Interestingly, most people have not actually learned what physical fitness really means, what it entails and what components play an essential part of it.
Being physically fit means more than just walking or riding your bike regularly. It means more than going to the gym twice a week and lifting weights. According to the Center for Disease Control and Prevention (CDC), physical fitness means:
“The ability to carry out daily tasks with vigor and alertness, without undue fatigue, and with ample energy to enjoy leisure-time pursuits and respond to emergencies. Physical fitness includes a number of components consisting of cardiorespiratory endurance (aerobic power), skeletal muscle endurance, skeletal muscle strength, skeletal muscle power, flexibility, balance, speed of movement, reaction time, and body composition.”1
It appears that flexibility tends to be especially neglected among all the fitness factors. According to the American College of Sports Medicine (ACSM), flexibility refers to “the ability to move a joint through its complete range of motion”2. Flexiblity is a highly adaptable fitness component and you can benefit from it at any point in your life, even if you get a late start with it. Flexible joints are vital for the maintenance of pain-free and independent movement.
There are three key components that affect your flexibility:
1) joint structure,
2) muscle elasticity and length, and
3) your nervous system
You have no control over your joint structure, as heredity plays a part in that; however, you can have impact on the other two components through flexibility training. To reap the benefits of flexibility fitness, It is important to work on all major joints, not just one particular area on your body.
The type of flexibility training that is important and necessary to become “flexibly fit” for the average person (athletes have additional types of flexibility training that is important) is static flexibility. It increases one’s overall flexibility for regular daily activities and it helps to maximize movement during all other physical activity (structured or unstructured). Static flexibility training simply requires you to hold a stretch without movement or bouncing.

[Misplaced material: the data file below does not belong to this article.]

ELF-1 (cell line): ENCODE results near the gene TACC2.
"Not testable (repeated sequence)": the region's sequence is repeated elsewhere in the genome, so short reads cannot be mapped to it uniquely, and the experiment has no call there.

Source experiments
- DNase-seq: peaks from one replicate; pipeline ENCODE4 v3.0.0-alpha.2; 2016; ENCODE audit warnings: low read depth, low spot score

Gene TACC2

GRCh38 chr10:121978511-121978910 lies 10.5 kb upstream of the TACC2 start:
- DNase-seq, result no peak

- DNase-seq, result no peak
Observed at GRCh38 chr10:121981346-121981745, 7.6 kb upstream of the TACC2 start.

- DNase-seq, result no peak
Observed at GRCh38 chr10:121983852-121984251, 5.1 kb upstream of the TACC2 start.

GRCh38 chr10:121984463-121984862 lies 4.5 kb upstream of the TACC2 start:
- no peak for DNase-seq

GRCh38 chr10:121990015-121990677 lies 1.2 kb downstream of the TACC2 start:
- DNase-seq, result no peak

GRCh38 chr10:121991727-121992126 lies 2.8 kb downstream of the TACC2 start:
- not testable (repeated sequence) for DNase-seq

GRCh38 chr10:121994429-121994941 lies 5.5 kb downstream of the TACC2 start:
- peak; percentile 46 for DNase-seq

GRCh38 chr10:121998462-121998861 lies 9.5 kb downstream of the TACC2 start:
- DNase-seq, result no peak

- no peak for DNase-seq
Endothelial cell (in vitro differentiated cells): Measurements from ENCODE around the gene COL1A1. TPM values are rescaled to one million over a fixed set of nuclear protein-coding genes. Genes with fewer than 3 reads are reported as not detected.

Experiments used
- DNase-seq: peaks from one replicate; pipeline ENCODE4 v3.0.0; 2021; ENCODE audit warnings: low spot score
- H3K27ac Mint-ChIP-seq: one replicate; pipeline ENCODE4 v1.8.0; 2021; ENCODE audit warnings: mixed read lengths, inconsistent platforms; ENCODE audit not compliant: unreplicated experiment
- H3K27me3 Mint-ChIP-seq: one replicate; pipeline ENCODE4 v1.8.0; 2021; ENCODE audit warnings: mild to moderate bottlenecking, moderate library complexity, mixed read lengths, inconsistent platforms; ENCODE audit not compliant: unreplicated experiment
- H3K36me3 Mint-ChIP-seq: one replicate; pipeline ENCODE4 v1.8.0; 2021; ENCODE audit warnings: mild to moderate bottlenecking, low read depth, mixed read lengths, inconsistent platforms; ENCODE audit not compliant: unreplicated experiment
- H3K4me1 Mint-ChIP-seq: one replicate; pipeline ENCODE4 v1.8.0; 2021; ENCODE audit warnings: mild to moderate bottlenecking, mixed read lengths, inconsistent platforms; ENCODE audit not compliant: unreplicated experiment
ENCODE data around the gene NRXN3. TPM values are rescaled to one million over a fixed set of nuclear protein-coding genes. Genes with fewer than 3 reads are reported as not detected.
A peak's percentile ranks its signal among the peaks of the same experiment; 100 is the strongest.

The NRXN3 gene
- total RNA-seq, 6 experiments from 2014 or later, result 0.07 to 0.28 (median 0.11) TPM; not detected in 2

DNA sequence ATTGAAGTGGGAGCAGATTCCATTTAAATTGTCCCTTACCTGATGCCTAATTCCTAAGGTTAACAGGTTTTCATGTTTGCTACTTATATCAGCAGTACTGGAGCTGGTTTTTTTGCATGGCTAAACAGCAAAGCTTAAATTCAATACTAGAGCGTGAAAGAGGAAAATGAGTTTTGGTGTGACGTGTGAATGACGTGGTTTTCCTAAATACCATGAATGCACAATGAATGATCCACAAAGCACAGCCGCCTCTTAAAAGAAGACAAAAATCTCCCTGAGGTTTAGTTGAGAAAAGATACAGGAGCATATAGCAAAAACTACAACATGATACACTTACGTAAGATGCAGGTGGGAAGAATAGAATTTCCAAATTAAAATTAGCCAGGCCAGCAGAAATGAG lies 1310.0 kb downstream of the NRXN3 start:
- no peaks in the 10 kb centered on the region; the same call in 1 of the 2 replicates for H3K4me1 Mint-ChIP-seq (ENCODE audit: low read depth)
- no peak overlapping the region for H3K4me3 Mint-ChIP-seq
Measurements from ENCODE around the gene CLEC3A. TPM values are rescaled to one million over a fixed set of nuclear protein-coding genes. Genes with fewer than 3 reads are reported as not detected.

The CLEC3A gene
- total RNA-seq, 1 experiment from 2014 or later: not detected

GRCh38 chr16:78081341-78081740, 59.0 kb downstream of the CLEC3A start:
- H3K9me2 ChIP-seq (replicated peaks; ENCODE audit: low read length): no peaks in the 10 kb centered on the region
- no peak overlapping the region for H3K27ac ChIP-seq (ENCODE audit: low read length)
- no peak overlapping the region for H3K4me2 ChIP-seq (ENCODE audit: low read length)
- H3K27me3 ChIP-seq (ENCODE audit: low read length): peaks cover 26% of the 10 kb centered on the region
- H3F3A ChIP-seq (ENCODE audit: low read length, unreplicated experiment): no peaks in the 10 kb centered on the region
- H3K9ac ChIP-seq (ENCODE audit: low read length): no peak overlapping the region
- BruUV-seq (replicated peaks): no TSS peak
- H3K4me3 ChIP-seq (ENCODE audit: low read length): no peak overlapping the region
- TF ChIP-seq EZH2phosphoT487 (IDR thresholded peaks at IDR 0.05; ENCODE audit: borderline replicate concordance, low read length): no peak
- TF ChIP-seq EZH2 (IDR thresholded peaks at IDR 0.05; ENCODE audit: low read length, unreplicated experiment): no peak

Flexibility training should only be performed when your muscles are warmed-up; thus, it is recommended that flexibility training be done at the end of your regular workout or after a short cardiovascular workout of ten minutes (e.g. walking or biking). The recommendations for flexiblity fitness are:
Frequency: Three to seven days per week (seven is ideal!)
Intensity: Stretch to the point of mild discomfort, not pain
Time: Hold stretches for 20–30 seconds and perform them two to four times for the same area
Type: Static stretching exercises that focus on all major joints (from head to toe)
Improving your flexibility through stretching could greatly improve your daily movement, including turning, bending down and lifting. You could do any movement with greater ease, less discomfort or even pain. No matter what age, ability level or current fitness status, you can benefit from incorporating some basic flexibility fitness into your daily life.
Dominique Gummelt is director of Andrews University Health and Wellness.